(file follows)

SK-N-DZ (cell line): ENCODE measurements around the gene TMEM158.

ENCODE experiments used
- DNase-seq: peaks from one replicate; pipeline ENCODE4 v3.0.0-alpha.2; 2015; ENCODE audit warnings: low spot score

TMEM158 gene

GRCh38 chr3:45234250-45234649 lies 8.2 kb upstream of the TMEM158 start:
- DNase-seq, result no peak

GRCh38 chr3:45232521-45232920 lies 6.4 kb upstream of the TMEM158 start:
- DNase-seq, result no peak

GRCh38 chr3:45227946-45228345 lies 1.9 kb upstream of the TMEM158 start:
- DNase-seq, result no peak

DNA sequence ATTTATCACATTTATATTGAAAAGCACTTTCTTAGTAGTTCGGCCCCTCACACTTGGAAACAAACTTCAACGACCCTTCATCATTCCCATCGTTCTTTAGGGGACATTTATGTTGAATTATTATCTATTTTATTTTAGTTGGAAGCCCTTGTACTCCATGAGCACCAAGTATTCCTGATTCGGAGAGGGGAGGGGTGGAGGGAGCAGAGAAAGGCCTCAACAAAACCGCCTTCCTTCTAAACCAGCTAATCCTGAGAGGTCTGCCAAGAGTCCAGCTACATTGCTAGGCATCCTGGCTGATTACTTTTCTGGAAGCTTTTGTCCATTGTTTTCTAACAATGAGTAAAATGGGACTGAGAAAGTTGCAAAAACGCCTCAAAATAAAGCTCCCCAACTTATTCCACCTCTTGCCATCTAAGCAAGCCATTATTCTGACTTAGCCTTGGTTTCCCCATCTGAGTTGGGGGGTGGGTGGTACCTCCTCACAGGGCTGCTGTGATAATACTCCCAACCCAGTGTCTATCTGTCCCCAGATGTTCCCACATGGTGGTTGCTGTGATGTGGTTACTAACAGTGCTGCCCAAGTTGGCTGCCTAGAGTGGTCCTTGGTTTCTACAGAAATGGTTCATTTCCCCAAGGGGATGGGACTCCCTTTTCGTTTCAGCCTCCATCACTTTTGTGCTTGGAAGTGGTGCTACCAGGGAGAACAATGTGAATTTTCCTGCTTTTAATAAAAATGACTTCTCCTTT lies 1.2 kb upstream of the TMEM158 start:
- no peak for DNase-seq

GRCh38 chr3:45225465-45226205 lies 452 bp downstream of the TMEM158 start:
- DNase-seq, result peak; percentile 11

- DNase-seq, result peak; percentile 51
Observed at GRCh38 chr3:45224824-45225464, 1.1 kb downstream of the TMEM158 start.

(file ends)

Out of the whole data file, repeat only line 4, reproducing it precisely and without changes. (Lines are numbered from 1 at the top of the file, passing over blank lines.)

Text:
TMEM158 gene